When you become a yoga teacher, you might expect that your knowledge of poses and the yogic way might be all you need to succeed. But once you start teaching, you will realize that earning your students’ respect, trust, and affirmation takes far more than knowledge.
The following are the most important parts of a yoga teacher, physically, mentally, visually, and verbally.
You can do a lot with your hands, but most importantly, your hands can direct students in the right direction and help modify a posture for the better. Avoid any hand lotion or stinky sanitizer before class so that it’s not overpowering as you come around and touch your students (physically and mentally!).
Your body helps your instruction, but your voice is what ultimately guides your students through their practice. Don’t rely on demonstrating poses to show them how to do it—speak to how they can best get from pose to pose.
Be yourself as you instruct through your voice; don’t just read what you’ve learned in training.
While we speak about breath in class often, lengthened inhales and exhales, or even Ujayyi breath can be forgotten about as you speak in front of the class. But students do watch and listen to you, so make sure you practice what you preach, and allow them to follow suit with your breath.
And let’s not forget—you can get very close to students as you walk around, so don’t breathe in their face, direct your voice to the rest of the class, and make sure your breath is fresh!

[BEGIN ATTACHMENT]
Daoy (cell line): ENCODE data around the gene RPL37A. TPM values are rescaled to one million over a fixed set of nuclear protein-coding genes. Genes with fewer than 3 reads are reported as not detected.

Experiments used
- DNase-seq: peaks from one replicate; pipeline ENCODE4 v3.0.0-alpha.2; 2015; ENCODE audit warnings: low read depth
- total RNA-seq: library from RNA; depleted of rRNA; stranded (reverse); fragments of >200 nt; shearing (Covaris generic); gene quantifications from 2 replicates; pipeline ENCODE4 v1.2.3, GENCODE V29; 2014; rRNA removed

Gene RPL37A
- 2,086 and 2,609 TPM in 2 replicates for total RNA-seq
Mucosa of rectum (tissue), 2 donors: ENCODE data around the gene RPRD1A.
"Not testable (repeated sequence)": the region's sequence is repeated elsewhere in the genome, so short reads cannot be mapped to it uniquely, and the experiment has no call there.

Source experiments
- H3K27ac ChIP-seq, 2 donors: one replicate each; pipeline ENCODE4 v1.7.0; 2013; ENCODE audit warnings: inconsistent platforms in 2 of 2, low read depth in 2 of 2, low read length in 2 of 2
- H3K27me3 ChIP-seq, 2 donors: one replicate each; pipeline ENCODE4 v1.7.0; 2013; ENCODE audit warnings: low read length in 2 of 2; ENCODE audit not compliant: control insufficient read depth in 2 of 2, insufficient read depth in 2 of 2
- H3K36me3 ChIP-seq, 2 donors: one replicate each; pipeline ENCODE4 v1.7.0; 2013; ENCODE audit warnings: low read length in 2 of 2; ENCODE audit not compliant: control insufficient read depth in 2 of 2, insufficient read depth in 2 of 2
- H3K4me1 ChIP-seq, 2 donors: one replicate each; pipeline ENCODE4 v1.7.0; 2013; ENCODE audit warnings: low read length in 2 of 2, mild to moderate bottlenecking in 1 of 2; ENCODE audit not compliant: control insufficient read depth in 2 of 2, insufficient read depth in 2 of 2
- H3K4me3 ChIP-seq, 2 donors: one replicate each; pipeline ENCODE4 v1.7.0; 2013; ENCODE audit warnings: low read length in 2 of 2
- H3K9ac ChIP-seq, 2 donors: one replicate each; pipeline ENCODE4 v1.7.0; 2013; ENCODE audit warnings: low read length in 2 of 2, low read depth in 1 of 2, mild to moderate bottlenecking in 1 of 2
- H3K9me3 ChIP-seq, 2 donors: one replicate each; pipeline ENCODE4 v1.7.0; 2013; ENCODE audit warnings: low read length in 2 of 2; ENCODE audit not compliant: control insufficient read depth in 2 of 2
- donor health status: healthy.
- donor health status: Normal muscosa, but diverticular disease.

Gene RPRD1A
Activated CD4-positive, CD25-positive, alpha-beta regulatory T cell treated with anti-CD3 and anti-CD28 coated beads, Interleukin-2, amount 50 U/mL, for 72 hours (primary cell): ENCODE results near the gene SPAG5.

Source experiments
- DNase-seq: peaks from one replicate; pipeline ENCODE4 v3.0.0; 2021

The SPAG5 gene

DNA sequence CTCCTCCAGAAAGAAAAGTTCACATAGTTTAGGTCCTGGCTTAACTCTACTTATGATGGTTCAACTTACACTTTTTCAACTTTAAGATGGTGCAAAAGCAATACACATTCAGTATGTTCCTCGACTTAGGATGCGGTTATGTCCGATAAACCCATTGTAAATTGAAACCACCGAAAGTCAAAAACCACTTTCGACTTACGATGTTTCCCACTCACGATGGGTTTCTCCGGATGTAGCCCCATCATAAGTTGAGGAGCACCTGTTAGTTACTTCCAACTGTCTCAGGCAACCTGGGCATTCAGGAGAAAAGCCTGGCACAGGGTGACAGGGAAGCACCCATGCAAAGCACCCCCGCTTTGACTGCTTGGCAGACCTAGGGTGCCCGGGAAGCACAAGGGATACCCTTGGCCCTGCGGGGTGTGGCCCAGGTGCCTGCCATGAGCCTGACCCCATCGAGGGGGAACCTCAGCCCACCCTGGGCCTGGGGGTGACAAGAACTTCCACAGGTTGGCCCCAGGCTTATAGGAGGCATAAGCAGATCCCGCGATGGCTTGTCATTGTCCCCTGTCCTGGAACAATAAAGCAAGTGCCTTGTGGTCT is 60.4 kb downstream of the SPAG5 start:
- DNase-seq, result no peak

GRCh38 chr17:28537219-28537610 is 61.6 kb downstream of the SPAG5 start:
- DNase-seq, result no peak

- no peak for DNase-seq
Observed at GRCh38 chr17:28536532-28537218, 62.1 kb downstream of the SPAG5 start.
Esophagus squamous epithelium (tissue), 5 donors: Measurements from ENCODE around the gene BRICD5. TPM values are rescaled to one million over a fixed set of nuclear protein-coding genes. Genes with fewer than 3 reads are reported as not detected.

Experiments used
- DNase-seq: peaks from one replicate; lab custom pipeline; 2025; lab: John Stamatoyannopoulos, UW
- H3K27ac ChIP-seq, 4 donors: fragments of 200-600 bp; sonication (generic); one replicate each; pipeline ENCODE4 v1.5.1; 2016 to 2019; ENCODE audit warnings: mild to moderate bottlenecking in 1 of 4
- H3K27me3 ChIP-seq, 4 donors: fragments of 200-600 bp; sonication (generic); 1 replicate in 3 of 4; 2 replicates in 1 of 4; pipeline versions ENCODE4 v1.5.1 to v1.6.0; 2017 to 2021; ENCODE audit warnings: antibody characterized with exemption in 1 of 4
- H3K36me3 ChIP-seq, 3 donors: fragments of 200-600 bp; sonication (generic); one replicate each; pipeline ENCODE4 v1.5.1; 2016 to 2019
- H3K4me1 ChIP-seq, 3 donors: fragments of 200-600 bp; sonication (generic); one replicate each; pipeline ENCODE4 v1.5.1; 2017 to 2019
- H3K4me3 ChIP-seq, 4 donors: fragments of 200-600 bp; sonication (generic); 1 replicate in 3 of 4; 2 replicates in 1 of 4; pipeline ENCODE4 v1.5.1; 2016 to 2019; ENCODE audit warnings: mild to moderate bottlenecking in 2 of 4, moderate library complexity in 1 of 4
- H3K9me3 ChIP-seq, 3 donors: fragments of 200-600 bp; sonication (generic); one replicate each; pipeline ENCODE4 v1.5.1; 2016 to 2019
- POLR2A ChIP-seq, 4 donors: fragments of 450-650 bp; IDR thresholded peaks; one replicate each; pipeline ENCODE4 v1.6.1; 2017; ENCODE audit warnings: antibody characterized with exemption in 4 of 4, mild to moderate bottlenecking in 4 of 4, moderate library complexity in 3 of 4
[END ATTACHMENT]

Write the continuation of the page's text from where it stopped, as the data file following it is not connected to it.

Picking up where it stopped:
Take care of your feet; invest in monthly pedicures if needed. As you instruct your class to ground their feet into the mat, make sure you are doing the same.
Remember, your feet are bare and exposed in class; as you’re walking around and stepping close to or on people’s mats, you don’t want to have your stinky or dirty feet be the reason students remember your class!
As I mentioned, your body does help assist your instruction, but you should not rely largely on your body to instruct. Instead, use both your voice and posture to create authority and direct your students through necessary motions or corrections.
In public speaking, you would never stand up in front of an audience slouching and mumbling. Guide people with your fluid voice instruction, and your body in proper posture, form, and disposition. Teach with a natural spine; otherwise, you may look like a hypocrite to what you are teaching.
The most important part of a yoga instructor is their mind. After all, it is what comes up with all those amazing flows, fun transitions, and catchy music playlists.
Be sure to keep your mind fresh and open. Think positively before, during, and after class, and continue that yogic mindset throughout your life. Remember why you became a yoga teacher in the first place and spread your positive thinking to others. After all, happiness is contagious.